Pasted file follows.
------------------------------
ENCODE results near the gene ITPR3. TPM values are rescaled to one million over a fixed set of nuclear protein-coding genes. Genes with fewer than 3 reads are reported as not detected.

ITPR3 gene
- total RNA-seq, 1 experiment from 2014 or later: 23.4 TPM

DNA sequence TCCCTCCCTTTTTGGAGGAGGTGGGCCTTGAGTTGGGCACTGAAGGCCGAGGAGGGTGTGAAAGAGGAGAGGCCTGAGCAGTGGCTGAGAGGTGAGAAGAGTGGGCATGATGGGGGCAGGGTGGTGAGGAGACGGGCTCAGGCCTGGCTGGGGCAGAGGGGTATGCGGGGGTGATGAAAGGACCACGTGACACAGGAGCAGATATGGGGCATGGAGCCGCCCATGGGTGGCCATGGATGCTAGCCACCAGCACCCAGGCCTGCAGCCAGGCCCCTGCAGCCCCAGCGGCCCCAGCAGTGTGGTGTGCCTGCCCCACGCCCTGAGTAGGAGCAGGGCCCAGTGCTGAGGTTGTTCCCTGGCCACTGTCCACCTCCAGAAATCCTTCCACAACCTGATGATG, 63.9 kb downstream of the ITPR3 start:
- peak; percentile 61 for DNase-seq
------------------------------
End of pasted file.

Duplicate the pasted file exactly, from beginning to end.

ENCODE results near the gene ITPR3. TPM values are rescaled to one million over a fixed set of nuclear protein-coding genes. Genes with fewer than 3 reads are reported as not detected.

ITPR3 gene
- total RNA-seq, 1 experiment from 2014 or later: 23.4 TPM

DNA sequence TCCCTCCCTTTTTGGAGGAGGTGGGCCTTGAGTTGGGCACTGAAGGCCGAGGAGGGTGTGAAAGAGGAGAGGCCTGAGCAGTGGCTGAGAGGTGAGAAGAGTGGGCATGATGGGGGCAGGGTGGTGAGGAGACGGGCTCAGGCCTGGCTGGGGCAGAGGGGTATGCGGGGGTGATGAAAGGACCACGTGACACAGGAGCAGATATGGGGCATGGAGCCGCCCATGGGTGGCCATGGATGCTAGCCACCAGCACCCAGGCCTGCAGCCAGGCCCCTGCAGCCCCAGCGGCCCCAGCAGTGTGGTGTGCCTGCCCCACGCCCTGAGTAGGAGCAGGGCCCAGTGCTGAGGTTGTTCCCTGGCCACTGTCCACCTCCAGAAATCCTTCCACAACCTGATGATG, 63.9 kb downstream of the ITPR3 start:
- peak; percentile 61 for DNase-seq